Wednesday, 7 October 2009

Postcard from Kona

In keeping with my lack of blogging myself and instead writing for other sites, my club the Kingston Wheelers has published a little blurb I wrote in a rather introspective moment in Kona (complete with a photo that's only a tiny bit photoshopped, ha ha. Those familiar with Kona will know what I mean!)

Here's what I wrote:

It's now halfway between our arrival to Kona and race day, and I actually feel normal again. Jetlag from the 24-hour trip - and along with it an 11-hour timezone shift - have passed, though we still rise every day before 6.00am: early mornings are the best part of the day here. We've been surrounded by fit, fast, and bronze-bodied triathletes since we left Heathrow, sharing our flight with over a dozen other competitors judging from all the bike boxes that were unloaded at LAX. The flight to Kona was entirely filled with people sporting Ironman finisher's shirts and M-dot tattoos, and every day more arrive here to enhance any feelings of insecurity or inadequacy I might have had about this race. That girl running 6-minute miles, is she in my age group? That guy motorpacing, surely he's a pro? TT bikes outnumber every other type of bike 10-to-1. Not a minute goes by without someone running down the road past our flat, and on the highway it's one cyclist after another, all riding alone in full aero mode. Mornings at the beach are packed with people swimming the course, followed by the required breakfast at the iconic Lava Java bistro. It's all a bit overwhelming... and it's not even race week yet!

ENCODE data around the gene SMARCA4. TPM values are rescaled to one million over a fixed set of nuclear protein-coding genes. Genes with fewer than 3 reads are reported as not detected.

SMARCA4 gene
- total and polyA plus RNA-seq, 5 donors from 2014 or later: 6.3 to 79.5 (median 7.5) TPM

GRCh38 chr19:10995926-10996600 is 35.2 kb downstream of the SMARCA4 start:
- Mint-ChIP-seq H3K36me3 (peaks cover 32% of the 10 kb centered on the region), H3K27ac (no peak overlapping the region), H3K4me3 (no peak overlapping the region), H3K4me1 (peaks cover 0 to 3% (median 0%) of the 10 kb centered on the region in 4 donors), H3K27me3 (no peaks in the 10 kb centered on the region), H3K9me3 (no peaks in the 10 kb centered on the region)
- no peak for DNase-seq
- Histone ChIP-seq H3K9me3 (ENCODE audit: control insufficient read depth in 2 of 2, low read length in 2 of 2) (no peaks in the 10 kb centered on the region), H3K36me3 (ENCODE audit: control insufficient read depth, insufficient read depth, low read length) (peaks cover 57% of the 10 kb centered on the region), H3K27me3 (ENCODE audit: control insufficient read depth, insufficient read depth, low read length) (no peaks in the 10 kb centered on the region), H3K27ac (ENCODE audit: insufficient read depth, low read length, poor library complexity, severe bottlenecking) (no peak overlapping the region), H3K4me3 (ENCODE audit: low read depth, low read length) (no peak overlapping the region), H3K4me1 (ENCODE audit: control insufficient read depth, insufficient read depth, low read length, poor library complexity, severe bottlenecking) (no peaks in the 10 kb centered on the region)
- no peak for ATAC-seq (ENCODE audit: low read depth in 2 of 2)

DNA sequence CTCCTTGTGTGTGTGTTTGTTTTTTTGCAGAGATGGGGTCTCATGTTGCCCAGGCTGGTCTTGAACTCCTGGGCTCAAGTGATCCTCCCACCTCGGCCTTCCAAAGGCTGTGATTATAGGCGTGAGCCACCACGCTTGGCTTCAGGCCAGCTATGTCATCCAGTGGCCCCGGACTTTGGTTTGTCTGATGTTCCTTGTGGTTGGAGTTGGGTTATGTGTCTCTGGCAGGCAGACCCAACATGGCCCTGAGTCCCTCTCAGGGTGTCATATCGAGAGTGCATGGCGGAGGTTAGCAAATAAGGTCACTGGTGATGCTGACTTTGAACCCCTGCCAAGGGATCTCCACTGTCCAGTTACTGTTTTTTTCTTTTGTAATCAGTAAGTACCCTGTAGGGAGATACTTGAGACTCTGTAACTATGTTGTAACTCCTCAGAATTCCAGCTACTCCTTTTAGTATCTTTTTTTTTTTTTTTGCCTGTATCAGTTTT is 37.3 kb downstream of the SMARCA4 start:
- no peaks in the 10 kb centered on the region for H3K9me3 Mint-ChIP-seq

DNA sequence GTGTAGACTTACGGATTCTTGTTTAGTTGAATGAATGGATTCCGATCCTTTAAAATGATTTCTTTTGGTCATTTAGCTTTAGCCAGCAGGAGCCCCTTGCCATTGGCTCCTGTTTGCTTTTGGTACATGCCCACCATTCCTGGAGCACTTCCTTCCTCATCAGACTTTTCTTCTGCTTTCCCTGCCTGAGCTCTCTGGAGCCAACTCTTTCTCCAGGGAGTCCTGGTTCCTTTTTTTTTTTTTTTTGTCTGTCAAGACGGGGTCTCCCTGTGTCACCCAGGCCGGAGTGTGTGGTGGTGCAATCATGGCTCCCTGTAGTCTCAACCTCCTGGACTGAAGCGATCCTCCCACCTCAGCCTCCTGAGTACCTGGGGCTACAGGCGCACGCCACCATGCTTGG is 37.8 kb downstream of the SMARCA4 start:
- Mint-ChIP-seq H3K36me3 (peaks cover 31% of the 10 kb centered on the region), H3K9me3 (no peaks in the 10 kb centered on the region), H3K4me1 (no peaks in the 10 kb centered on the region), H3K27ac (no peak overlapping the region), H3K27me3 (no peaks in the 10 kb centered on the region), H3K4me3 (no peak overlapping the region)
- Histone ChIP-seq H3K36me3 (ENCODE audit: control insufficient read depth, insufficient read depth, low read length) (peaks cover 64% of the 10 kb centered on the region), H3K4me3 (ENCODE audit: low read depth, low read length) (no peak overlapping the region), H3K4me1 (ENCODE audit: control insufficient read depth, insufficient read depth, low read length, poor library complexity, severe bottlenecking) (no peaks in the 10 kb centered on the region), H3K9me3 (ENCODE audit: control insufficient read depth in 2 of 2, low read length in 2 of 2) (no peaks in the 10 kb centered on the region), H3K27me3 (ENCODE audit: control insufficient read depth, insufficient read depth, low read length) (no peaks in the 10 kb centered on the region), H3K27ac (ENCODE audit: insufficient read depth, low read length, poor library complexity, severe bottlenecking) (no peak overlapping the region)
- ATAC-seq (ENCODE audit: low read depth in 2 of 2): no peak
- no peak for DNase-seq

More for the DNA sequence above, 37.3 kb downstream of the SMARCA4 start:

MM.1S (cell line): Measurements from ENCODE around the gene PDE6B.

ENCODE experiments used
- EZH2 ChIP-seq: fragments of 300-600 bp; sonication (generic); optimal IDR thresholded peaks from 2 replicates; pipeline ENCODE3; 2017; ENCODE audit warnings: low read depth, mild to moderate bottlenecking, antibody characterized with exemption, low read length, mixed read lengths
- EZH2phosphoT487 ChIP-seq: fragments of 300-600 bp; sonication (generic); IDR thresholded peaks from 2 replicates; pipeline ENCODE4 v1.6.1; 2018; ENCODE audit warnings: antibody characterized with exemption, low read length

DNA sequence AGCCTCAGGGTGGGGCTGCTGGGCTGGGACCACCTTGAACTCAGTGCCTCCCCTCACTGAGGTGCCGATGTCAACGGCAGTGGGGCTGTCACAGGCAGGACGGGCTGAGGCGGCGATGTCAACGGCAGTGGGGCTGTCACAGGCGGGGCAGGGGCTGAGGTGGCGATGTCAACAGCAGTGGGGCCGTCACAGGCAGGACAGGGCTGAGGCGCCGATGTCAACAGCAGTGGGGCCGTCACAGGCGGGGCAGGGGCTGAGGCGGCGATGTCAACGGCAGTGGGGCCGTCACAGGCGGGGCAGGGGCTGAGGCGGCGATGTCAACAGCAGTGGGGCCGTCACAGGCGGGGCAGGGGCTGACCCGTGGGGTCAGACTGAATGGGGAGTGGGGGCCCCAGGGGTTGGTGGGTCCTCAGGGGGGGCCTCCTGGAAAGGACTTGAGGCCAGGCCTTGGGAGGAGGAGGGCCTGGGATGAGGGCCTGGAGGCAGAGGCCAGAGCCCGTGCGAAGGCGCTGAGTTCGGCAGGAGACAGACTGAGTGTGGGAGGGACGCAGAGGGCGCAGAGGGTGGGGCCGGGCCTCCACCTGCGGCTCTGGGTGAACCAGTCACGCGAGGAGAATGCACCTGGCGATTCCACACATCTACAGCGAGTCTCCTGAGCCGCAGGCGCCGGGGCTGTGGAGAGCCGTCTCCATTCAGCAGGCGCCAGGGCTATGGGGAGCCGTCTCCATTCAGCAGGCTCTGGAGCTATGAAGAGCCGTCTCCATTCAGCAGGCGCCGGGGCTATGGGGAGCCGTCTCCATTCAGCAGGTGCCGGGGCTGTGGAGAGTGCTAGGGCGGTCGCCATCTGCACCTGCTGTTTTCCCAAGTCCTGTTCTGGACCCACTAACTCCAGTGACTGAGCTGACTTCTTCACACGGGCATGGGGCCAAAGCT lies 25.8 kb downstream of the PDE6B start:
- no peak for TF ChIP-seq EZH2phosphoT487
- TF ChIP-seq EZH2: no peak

So today instead of wrestling my bike through 40mph crosswinds, running in 30 degree heat or swimming mile after mile with the tropical fish -- all of which I've done in the past few days - we took a day just to be tourists. With a rented boogie board we headed to the beach where I tried my hand at surfing with the local kids while Jim sat in the shade with his book. It was a welcome relief from the constant reminder that everyone here for this race is just as fit and ready as you are, with the speed, body and kit to prove it.

Any training I do from now on will just be to satisfy my mind and keep my body reminded that there's a race to come. I've come to know the course, I've steeled myself for the relentless heat and wind that are hallmarks of Ironman Hawaii, and I've made sure everything I can do to prepare has been done. Now it's just a waiting game until Saturday when all of us line up at the start, eyeing each other warily and wondering who will have the race of their lives and who will be reduced to a cramping shuffling mess by the finish. Needless to say, the former is the only option for me!

More to come later, with photos I hope, as I go to town to register and check out the expo. Nothing planned but a short run today, otherwise it's IM tourist time!

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